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The Great Recession: Making Fools of Economists

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“The state of the economy is good… The battles of yesteryear [are] over” – 2008, Olivier Blanchard: Chief Economist at The International Monetary Fund

“The central problem of depression-prevention has been solved”  – 2003, Robert Lucas: University of Chicago

The overconfidence of economists, as displayed by the quotes above, in the state of the macroeconomy prior to the Great Recession illustrates one of the central causes for the current economic downturn. The belief that economic problems had largely been solved led economists to idea that they could predict the market’s behavior; creating the perception that their risk was largely mitigated by this ability. So strong was their belief in the success of their field that economists claimed the markets were too inherently stable for any unforeseen downturn in the economy. We know better now however, and the economists who brazenly denied the possibility of a significant recession have been forced to swallow their words as the economy fights the greatest downturn since the Great Depression. Still, the economists were not the only individuals who held the belief that their ability to predict the movement of the “inherently stable” market allowed them to remove large amounts of risk.

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Lou Pai: The Only Guy Who’s Ever Been Lucky to Get Divorced

One of the lucky few Enron executives to escape without criminal prosecution, Lou Pai has been referred to as “the only guy who’s ever been lucky to get divorced.” Why was Lou Pai so lucky to get divorced? How did his wife’s discovery of his many year-long affair with a stripper, and their child out-of-wedlock, turn out to be a good thing for Pai? The answer is timing so perfect it almost seemed planned.

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Researching: A Little Help Goes a Long Way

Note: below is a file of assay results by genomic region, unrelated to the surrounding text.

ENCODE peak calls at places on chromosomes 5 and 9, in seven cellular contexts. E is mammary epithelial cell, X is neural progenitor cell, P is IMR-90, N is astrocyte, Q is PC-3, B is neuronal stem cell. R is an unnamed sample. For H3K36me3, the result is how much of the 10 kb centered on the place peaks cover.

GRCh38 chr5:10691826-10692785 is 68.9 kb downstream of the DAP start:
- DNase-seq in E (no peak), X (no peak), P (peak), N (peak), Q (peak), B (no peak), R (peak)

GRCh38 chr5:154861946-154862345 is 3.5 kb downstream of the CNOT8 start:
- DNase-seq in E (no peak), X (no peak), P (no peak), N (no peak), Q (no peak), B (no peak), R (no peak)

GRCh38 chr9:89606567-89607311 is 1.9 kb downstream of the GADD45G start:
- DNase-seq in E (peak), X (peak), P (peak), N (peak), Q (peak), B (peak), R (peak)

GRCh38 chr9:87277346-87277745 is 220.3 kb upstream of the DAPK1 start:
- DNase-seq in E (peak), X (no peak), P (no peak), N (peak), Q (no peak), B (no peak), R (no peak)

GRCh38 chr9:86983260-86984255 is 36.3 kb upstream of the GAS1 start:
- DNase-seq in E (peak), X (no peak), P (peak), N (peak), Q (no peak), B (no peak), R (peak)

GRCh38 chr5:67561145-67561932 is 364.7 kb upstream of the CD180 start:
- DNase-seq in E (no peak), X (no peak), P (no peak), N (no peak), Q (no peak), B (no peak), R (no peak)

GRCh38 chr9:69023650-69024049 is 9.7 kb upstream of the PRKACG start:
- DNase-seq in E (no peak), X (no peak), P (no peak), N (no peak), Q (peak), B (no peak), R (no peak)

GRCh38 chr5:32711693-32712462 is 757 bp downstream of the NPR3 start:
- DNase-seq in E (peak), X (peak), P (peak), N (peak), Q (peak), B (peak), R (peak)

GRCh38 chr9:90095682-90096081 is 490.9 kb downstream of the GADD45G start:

The information gathering process involved in the type of research necessary to gain a better understanding of complex topics, like the fall of Enron, can be a time-consuming and frustrating process. The temptation can become to use sources like Wikipedia, the internet, and Google without anything more to support your conclusions (the WIGWAM trap). However, giving in to this temptation ultimately leads to a lack of depth in one’s true understanding of a topic. Consequently, it is necessary to complete  research in a full and through manner. Doing so does not have to be a frustrating process though, and a little help can go a long way in ensuring that one can complete their research in a painless and efficient way.

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Control and Enron

The concepts of control systems and power are useful to consider when further analyzing Enron. Control is important in any organizational setting because it creates the ability to pursue a company’s goals in a directed manner. Control systems therefore need to be clearly established in an organization to implement control properly. Based on the power  structures with in a company, these systems need to operate correctly to prevent abuses and inefficiency within an organization. Consequently it would be interesting to look into the control systems and power structures with relation to Enron.